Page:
Synth range goes plug and play

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The release in 2014 of Roland’s new Aira range of synths, drum machines and other such electronic goodies marked a new chapter in the history of the famous Japanese company. Coming at a time when synth-love was reaching fever pitch, thanks to a new wave of electronic musician, Aira provided a way for Roland to remain relevant amid fierce competition. Thankfully, the hype was warranted, and the TR-8 drum machine, TB-3 bass synth and System-1 synth were almost universally, a few die-hard analogue fans apart, welcomed with open arms.

Roland was keen to communicate at the time of launch how Aira wasn’t going to be a one-off. It was to become a sub-brand in its own right, and this has been proven right with the announcement at MusikMesse 2015 of the new Roland Aira modular series. However, rather than simply modularising the System-1, which would have been the easy option, Roland also introduced a series of dedicated, standalone effects units to complement the existing range and even enhance non-Aira rigs.

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As it happens, we did get glimpse of the standalone System-1 unit, cunningly named the System-1m Рm being modular, of course Рwhich takes the brains and sound generation technology from the full-sized version and makes it rack mountable. This is great news on a number of levels; not only does it allow other dedicated MIDI keyboards like 49 or 61 key units to be hooked up, improving instantly on the 25-key original, but you can now also experiment with other controllers like step-sequencers or even other modular synths thanks to the newly-included CV/gate connection. Factor in that the System-1m can be used in Eurorack format or as a table-top unit, and the entire package starts to look very impressive indeed.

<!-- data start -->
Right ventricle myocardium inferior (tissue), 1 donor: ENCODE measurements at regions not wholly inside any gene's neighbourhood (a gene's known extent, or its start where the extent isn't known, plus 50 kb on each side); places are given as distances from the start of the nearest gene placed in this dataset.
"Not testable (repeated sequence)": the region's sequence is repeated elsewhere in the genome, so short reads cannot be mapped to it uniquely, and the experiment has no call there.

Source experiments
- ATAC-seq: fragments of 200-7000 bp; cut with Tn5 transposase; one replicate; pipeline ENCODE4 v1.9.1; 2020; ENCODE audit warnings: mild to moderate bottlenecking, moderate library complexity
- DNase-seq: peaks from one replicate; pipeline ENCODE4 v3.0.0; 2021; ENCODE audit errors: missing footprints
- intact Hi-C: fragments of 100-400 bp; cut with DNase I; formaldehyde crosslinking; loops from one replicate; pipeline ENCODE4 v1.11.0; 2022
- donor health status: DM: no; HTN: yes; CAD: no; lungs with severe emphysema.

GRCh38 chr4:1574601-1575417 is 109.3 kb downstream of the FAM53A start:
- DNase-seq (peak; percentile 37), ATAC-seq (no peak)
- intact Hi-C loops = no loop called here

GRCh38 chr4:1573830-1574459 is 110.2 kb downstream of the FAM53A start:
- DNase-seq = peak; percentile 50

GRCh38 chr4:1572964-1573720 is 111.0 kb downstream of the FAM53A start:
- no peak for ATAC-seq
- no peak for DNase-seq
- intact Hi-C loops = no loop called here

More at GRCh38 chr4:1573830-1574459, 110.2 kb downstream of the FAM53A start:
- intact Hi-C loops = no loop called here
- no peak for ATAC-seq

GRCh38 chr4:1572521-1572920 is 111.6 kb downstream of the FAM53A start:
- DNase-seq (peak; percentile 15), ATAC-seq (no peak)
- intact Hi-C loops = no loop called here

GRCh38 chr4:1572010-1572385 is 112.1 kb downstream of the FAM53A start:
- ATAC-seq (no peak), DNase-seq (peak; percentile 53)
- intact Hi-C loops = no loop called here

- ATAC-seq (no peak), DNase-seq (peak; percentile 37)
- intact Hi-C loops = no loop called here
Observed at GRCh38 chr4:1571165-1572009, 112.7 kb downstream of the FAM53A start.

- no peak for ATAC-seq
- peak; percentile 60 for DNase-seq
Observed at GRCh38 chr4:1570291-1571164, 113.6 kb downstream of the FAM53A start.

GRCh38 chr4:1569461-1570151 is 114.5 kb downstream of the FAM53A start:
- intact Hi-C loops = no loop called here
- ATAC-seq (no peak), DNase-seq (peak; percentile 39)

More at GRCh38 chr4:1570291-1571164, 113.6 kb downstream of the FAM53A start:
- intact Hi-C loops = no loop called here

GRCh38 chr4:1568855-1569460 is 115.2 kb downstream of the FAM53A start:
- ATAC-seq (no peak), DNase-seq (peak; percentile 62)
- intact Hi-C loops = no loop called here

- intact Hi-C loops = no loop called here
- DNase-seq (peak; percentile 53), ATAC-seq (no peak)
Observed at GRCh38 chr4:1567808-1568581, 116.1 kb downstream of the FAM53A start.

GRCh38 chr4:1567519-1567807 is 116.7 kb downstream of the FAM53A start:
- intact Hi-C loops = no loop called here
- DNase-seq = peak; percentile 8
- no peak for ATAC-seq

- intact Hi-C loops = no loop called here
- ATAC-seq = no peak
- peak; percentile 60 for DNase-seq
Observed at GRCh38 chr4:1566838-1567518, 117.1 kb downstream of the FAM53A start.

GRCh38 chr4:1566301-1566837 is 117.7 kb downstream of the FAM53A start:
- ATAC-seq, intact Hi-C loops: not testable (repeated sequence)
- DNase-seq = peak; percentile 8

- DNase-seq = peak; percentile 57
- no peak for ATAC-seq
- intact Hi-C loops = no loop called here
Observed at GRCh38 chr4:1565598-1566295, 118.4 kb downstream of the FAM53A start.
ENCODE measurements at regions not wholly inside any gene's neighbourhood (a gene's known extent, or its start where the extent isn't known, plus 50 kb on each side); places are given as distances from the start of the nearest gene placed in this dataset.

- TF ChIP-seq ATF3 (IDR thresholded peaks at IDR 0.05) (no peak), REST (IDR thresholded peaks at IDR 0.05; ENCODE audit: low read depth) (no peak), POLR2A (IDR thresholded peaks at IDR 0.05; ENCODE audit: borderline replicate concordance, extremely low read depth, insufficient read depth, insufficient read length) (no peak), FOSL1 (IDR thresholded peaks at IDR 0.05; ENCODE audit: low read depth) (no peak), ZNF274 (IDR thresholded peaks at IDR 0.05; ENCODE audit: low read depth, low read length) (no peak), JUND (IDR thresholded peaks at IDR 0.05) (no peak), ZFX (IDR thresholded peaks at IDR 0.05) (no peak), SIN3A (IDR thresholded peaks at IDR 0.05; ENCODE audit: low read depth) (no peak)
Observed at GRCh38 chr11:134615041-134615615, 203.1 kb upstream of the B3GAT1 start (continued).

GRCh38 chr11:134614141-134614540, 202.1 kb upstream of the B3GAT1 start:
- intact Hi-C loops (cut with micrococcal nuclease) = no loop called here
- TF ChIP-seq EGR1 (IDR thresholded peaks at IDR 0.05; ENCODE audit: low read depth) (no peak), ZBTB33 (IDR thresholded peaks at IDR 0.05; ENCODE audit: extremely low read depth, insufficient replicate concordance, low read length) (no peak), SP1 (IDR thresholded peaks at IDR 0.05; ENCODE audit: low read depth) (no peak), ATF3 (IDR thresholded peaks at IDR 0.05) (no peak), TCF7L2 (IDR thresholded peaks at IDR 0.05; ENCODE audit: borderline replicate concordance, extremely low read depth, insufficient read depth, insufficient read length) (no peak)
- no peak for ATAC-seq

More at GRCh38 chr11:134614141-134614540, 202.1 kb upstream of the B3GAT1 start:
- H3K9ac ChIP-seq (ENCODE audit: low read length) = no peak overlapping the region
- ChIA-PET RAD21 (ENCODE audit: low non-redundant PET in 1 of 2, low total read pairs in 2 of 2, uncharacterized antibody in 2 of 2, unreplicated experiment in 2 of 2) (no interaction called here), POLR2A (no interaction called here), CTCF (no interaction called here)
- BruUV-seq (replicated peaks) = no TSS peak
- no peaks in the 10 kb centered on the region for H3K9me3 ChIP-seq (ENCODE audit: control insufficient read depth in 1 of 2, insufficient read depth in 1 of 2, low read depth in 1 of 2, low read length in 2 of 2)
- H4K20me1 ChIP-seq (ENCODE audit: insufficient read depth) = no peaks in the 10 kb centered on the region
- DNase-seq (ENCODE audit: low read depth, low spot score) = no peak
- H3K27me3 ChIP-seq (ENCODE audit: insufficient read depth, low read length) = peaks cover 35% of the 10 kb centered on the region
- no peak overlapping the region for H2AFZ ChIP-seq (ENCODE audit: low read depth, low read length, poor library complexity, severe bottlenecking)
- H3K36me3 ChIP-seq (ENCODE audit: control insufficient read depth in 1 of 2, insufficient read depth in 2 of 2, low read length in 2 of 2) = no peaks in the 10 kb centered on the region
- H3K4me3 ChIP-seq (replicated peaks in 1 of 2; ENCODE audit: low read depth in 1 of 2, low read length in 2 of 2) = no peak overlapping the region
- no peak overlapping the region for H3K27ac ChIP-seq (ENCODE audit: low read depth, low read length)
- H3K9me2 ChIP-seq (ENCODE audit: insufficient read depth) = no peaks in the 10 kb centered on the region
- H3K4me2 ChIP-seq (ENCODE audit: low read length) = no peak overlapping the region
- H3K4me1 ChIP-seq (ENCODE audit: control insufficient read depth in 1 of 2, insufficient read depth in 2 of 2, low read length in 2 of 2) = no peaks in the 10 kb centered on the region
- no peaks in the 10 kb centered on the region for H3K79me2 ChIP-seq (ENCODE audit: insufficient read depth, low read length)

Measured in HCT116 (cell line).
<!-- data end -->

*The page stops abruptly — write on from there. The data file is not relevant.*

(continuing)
The modular effects units also look extremely cool too. There’s four of them; Bitrazer, a kind of bitcrusher/lofi effect; Demora, which is an extreme delay processor; Torcido, a distortion/overdrive unit and Scooper, which fans of the Aira ‘scatter’ function will love. It’s basically scatter with way more extremity and variation. Again, these units can all be hooked up via CV/gate to external processors, and can be used to process any sound source you like thanks to the external in functionality. It doesn’t end there though; tweakers and parameter junkies can tinker to their hearts content thanks to the way these units can be connected to a computer or smartphone. From there, the user can start deep-editing, adding sub-modules like filters, ADSR and LFOs to further expand on the capabilities. The hardware units themselves are fully 24bit, which means each knob is capable of 16 million steps of gradation, and as with the System-1m they are all either rackmountable or standalone.

We also got hint – little more – of a further range of rack-mounted gear to add to the range. The System-500 modules, due later in 2015, are a completely new modular synth unit based on the System-700 and System-100m. We don’t know too much about these modules just yet, but they do confirm how Roland is dedicated to providing synth explorers with an ever increasing range of toys to explore the outer limits of creativity.